Does Comparative Advantage Make Countries Competitive? A ... cege/Diskussionspapiere/74.pdf having a
Embed Size (px)
Transcript of Does Comparative Advantage Make Countries Competitive? A ... cege/Diskussionspapiere/74.pdf having a
Number 74 – July 2008
Does Comparative Advantage Make
A Comparison of China and Mexico
Felicitas Nowak-Lehmann D. Sebastian Vollmer
Does Comparative Advantage Make Countries Competitive?
A Comparison of China and Mexico
Felicitas Nowak-Lehmann D.a, Sebastian Vollmerb and Inmaculada Martínez-Zarzosoc
Latin American countries have lost competitiveness in world markets in comparison to
China over the last two decades. The main purpose of this study is to examine the causes of
this development. To this end an augmented Dornbusch-type “Ricardian” model is
estimated using panel data. The explanatory variables considered are productivity, unit
labor costs, unit values, trade costs, price levels, and real exchange rates; all variables are
evaluated in relative terms. Due to data restrictions, China’s relative exports (to the US,
Argentina, Japan, Korea, the UK, Germany, and Spain) will be compared to Mexico’s
exports for a number of sectors over a limited period of eleven years. Panel and pooled
estimation techniques (SUR estimation, panel Feasible Generalized Least Squares
(panel/pooled FGLS)) will be utilized to better control for country-specific effects and
correlation over time. A simulation underlines the positive impact of relative real exchange
rate advantages on relative exports for the textile sector. Standardized ß-coefficients
identify relative real exchange rates, relative cost levels, and relative unit values as the
drivers of competitive advantage in the textile sector.
Keywords: “Ricardian” model of trade; panel data models; panel Feasible Generalized Least Squares; Seemingly Unrelated (SUR) estimation.
JEL classification: C23, F11, F14
Acknowledgements: The authors would like to thank Stephan Klasen and the participants of the 19th CEA (Chinese Economic Association) Annual Conference, University of Cambridge, UK for their helpful comments. Sebastian Vollmer acknowledges financial support from the Georg Lichtenberg program “Applied Statistics & Empirical Methods”. Inmaculada Martínez-Zarzoso acknowledges financial support from Fundación Caja Castellón-Bancaja (P1-1B2005-33), Generalitat Valenciana (Grupos 03-151, INTECO and ACOMP 07/102) and the Spanish Ministry of Education (SEJ 2007-67548).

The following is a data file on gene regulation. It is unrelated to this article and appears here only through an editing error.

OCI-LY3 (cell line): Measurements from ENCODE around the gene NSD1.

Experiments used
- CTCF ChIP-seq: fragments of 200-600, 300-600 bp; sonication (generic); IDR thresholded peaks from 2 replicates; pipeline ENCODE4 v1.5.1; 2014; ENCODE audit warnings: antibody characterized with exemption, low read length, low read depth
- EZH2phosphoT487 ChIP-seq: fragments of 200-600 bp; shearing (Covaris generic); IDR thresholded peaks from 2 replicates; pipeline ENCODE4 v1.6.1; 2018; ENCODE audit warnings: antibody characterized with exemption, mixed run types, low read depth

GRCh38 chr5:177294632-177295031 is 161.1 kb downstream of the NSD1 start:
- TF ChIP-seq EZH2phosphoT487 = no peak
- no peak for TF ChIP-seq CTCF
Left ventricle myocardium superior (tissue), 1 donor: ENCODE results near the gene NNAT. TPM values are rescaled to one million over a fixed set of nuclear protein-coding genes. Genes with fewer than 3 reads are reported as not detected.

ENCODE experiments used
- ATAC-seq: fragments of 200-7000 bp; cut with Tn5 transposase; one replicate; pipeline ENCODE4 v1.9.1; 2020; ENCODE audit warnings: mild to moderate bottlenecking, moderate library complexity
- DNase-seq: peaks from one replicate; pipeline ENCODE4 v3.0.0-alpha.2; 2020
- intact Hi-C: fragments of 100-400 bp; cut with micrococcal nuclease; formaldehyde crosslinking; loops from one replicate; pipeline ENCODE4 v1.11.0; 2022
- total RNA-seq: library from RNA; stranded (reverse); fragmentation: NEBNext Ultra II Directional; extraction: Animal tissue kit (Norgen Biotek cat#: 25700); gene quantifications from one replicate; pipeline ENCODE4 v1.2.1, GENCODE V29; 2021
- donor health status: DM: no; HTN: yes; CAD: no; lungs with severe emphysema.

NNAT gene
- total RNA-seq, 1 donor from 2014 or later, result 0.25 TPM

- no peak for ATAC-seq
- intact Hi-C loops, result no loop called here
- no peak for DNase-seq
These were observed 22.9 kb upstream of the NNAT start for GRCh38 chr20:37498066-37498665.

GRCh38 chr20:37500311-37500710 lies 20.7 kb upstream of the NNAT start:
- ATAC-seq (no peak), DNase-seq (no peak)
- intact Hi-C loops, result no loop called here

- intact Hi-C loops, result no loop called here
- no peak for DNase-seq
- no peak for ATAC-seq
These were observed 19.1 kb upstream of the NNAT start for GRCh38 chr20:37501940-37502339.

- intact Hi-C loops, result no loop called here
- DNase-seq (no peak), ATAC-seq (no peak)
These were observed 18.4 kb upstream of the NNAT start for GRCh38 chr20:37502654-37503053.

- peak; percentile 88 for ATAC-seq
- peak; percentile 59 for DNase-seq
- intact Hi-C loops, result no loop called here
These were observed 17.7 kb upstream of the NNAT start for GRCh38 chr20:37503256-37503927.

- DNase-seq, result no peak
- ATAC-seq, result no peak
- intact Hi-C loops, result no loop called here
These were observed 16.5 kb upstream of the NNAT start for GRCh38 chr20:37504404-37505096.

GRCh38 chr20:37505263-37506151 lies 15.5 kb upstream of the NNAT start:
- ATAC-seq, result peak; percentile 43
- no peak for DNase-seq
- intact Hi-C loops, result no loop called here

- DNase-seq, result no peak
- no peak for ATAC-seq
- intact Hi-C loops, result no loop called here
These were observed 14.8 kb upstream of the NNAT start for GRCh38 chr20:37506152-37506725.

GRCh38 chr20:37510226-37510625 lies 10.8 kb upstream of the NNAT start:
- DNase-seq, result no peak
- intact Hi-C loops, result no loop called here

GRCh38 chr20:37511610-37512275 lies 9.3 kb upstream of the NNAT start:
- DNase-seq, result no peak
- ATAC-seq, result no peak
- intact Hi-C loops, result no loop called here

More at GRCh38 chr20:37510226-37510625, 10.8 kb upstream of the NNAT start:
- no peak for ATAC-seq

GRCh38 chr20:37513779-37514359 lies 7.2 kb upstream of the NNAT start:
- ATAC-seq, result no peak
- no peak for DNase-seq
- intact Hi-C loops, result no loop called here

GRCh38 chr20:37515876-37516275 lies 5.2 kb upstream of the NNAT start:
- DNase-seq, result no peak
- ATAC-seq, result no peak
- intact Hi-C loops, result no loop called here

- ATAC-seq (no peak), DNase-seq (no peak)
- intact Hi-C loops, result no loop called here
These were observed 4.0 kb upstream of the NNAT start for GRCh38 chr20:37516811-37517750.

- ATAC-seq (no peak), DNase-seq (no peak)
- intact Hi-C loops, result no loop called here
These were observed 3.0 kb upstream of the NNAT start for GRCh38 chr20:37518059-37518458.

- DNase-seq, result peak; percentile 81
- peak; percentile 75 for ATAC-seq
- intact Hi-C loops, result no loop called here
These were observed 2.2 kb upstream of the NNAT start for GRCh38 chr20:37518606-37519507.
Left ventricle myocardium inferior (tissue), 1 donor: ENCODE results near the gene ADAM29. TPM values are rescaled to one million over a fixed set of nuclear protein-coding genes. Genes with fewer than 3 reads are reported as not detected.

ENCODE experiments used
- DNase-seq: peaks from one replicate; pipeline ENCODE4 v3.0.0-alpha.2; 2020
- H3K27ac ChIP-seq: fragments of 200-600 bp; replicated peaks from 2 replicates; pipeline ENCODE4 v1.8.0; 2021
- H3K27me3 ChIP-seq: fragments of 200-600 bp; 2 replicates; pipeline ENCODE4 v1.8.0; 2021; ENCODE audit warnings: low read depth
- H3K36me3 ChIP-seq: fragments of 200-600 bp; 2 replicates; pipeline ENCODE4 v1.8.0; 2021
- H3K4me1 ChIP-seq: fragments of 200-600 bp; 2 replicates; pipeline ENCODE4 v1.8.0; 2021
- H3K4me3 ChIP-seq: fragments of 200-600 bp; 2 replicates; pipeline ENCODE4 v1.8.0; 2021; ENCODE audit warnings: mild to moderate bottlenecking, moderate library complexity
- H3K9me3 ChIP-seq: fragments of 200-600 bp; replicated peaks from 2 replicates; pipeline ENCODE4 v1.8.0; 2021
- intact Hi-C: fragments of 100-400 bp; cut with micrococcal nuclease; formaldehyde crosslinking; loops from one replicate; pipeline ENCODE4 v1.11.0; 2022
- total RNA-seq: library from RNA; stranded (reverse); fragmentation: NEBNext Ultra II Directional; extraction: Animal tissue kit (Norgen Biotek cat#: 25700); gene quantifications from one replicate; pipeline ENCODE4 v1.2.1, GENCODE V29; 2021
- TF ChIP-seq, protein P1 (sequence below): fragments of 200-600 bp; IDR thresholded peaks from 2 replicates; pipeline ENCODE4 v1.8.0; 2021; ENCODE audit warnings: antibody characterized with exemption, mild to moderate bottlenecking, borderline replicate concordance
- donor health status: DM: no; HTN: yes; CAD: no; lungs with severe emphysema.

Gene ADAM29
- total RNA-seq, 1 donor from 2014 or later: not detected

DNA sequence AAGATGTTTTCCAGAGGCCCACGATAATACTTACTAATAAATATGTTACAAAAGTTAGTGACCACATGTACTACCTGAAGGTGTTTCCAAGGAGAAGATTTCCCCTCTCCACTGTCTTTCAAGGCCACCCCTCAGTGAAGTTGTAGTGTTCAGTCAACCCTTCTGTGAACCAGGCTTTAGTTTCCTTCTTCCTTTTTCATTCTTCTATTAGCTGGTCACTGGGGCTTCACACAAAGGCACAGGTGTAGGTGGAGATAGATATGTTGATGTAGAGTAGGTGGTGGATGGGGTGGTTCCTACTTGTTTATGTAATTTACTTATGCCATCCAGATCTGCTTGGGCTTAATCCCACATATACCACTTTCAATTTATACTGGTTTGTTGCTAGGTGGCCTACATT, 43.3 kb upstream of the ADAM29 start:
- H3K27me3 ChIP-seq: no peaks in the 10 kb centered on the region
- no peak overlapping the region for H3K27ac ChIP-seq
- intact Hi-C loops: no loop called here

a Center for European, Governance and Economic Development Research (cege), University of Goettingen.
Corresponding author: Georg-August-University Goettingen, Platz der Goettinger Sieben 3, 37073 Goettingen, Germany. Phone: +49551397487, Fax: +49551398173, Email: email@example.com.
b Ibero-America Institute for Economic Research and Center for Statistics, University of Goettingen. c Department of Economics and Ibero-America Institute for Economic Research, University of Goettingen,
and Department of Economics and Instituto de Economía Internacional, Universidad Jaume I, Castellón, Spain.
Does Comparative Advantage Make Countries Competitive? A Comparison of China and Mexico
Latin American countries have lost competitiveness in world markets in comparison to China
for the last two decades. The economic opening up of China, which was strategic and well
planned, included the attraction of foreign companies and their know-how through special
incentives such as tax exemptions, and through the creation of export-processing zones. Latin
American countries, in contrast, tried to pursue unilateral1 and regional trade liberalization
(creation of MERCOSUR, CAN, CACM). Their attempts to form Free Trade Agreements
(FTAs) with the European Union (EU) and the US have not yet yielded results. In the end,
Latin America’s strategic planning of exports aimed more towards signing bilateral trade
agreements (Mexico-EU, NAFTA, Chile-EU, Chile-US, etc.) with the objective to gain better
mutual market access and was less focused on foreign direct investment (FDI).
Due to China’s trade strategy, industrial development in the country has been rapid in
contrast to development in the farm sector. China’s top export sectors are automatic data-
processing machines, telecommunication equipment, baby carriages, toys, games, sporting
goods, footwear, and textiles. The best performing Chinese products in terms of export shares